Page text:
As book publishers adapt to a world where both print and digital editions are desirable to readers, it is important for us to focus on formatting the content in a way that best suits how it is being read. But what readers, authors, publishers, and retailers often forget...
While the majority of ebooks have yet to provide the interactive, multi-layered experiences some technologists have anticipated, ebook technology continues to make significant strides. According to Liisa McCloy-Kelley, vice president and director of ebook development and innovation at Penguin Random House, ebook technology is making content more accessible for people with disabilities, optimizing books for mobile through responsive design, and supporting cleaner page formats. These developments are enabling PRH to create ebooks that are more than "just mirrors of print," says McCloy-Kelley, and she expects even further innovation in the next few years.
We hear a lot of stories here about how this or that ebook is going to fundamentally change the ebook. And to varying degrees these books do and don't tweak the paradigm, so we take such news with a grain of salt.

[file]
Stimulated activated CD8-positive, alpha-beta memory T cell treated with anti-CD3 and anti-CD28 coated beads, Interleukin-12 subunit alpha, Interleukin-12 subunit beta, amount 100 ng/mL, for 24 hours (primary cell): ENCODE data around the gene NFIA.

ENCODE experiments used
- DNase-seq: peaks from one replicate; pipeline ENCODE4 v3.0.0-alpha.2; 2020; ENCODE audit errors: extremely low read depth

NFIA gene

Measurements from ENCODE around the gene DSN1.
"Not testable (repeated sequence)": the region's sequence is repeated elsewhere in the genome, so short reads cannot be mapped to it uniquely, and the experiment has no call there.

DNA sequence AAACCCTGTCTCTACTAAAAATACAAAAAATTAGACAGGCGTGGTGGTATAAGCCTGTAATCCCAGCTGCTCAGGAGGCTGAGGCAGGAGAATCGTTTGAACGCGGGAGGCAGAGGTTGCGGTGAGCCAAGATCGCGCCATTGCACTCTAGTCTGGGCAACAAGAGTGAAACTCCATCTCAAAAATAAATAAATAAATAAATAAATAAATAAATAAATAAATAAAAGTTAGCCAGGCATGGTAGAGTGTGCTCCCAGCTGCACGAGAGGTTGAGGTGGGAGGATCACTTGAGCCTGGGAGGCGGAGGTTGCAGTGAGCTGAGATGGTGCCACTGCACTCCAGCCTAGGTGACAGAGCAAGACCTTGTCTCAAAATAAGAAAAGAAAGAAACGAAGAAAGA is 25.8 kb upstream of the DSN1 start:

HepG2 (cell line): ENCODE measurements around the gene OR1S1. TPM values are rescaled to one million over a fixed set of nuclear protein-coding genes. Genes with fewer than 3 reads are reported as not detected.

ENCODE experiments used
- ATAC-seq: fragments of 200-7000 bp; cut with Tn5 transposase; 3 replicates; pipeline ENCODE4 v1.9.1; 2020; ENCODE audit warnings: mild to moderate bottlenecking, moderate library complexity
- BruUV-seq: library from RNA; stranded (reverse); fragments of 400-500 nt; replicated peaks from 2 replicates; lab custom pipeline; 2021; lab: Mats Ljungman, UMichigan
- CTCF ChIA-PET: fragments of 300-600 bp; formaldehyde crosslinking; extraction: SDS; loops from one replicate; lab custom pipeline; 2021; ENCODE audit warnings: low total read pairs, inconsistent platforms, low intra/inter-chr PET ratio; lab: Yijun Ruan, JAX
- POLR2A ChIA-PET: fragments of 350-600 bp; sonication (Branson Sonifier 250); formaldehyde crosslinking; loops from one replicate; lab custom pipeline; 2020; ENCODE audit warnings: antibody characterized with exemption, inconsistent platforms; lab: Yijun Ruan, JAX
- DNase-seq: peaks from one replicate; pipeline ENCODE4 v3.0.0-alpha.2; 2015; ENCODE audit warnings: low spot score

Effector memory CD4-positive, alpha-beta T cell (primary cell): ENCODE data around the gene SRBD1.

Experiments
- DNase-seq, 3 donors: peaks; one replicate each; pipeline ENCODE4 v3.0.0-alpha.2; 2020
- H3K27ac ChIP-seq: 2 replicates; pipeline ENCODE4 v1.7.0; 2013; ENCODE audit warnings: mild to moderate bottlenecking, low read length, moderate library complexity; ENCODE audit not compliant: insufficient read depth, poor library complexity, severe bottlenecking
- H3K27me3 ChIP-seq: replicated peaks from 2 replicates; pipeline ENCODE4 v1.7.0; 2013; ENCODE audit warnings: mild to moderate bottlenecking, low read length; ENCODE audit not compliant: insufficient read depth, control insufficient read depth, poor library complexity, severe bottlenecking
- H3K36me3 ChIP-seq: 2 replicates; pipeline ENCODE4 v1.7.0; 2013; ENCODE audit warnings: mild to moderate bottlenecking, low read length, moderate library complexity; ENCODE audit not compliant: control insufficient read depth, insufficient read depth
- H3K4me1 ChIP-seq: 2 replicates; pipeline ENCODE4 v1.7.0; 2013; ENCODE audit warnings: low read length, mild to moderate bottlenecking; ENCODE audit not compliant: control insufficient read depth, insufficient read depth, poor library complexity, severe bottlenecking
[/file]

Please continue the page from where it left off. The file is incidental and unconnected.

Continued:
But when Mark Z. Danielewski reinvents the ebook, we take notice. On Slate's Future Tense blog, Kim O'Connor reports that the author's new The Fifty Year Sword is "a key project in [Pantheon's] strategic development plan and a category changer in the realm of digitized adult fiction."
Color us intrigued.
The Book Industry Study Group (BISG), a leading U.S.-based trade association representing the entire book supply chain, announced today the publication of a new Policy Statement endorsing EPUB 3 as the accepted and preferred standard for representing, packaging, and encoding structured and semantically enhanced Web content — including XHTML, CSS, SVG, images, and other resources — for distribution in a single-file format. BISG member companies, and other industry stakeholders, can visit http://www.bisg.org/what-we-do-4-155-pol-1201-endorsement-of-epub-3.php to download a copy.